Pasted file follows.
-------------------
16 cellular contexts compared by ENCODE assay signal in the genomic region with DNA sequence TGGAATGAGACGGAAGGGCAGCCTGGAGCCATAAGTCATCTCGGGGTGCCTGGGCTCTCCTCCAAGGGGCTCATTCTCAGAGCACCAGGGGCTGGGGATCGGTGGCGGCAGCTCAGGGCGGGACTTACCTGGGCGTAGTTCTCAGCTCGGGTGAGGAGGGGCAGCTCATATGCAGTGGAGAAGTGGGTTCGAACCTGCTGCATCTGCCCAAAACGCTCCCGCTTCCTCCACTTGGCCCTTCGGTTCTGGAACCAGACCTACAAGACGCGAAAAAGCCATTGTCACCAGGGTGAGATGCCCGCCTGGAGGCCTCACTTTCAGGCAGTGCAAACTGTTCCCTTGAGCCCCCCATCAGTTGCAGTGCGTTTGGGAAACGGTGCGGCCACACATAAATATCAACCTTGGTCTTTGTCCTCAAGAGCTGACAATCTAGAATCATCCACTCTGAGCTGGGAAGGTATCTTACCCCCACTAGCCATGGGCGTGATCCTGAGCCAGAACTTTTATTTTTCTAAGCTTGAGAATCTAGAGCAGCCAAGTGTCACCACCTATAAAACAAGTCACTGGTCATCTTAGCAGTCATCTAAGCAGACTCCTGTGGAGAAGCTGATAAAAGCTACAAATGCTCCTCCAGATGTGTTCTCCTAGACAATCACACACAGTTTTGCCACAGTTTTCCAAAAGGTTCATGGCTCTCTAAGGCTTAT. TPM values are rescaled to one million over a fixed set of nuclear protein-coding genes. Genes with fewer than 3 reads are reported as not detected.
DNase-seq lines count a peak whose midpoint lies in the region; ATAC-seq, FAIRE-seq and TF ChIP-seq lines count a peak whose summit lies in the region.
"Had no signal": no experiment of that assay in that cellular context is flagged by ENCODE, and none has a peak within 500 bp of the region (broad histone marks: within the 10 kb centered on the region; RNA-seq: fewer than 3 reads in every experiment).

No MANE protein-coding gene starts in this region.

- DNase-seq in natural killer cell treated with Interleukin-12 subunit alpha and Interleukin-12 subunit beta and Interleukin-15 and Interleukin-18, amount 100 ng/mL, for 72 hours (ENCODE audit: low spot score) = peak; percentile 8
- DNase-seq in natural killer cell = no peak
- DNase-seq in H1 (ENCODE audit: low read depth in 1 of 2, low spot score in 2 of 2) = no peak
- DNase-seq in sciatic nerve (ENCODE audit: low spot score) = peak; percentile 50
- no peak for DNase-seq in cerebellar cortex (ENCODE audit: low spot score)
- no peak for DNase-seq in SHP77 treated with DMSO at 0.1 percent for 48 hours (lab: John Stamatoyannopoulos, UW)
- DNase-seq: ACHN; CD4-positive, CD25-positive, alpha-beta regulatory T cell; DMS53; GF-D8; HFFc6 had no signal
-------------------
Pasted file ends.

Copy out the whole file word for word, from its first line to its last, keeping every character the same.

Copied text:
16 cellular contexts compared by ENCODE assay signal in the genomic region with DNA sequence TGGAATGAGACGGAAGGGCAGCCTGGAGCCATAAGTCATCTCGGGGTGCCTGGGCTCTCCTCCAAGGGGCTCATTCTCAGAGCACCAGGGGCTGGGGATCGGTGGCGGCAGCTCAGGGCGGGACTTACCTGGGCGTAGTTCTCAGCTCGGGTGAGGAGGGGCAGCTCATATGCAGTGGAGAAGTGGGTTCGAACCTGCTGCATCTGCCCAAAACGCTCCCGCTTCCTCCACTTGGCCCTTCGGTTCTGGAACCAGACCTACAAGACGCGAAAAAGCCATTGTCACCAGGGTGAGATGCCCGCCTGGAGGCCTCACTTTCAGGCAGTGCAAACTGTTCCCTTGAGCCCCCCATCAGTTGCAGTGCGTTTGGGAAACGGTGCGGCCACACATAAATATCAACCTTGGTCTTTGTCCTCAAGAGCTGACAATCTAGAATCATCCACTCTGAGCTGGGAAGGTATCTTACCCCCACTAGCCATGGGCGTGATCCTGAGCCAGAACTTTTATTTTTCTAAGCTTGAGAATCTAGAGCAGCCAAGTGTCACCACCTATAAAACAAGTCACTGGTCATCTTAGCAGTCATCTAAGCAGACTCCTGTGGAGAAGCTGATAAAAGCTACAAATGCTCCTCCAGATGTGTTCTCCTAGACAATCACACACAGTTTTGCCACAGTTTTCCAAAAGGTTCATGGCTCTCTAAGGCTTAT. TPM values are rescaled to one million over a fixed set of nuclear protein-coding genes. Genes with fewer than 3 reads are reported as not detected.
DNase-seq lines count a peak whose midpoint lies in the region; ATAC-seq, FAIRE-seq and TF ChIP-seq lines count a peak whose summit lies in the region.
"Had no signal": no experiment of that assay in that cellular context is flagged by ENCODE, and none has a peak within 500 bp of the region (broad histone marks: within the 10 kb centered on the region; RNA-seq: fewer than 3 reads in every experiment).

No MANE protein-coding gene starts in this region.

- DNase-seq in natural killer cell treated with Interleukin-12 subunit alpha and Interleukin-12 subunit beta and Interleukin-15 and Interleukin-18, amount 100 ng/mL, for 72 hours (ENCODE audit: low spot score) = peak; percentile 8
- DNase-seq in natural killer cell = no peak
- DNase-seq in H1 (ENCODE audit: low read depth in 1 of 2, low spot score in 2 of 2) = no peak
- DNase-seq in sciatic nerve (ENCODE audit: low spot score) = peak; percentile 50
- no peak for DNase-seq in cerebellar cortex (ENCODE audit: low spot score)
- no peak for DNase-seq in SHP77 treated with DMSO at 0.1 percent for 48 hours (lab: John Stamatoyannopoulos, UW)
- DNase-seq: ACHN; CD4-positive, CD25-positive, alpha-beta regulatory T cell; DMS53; GF-D8; HFFc6 had no signal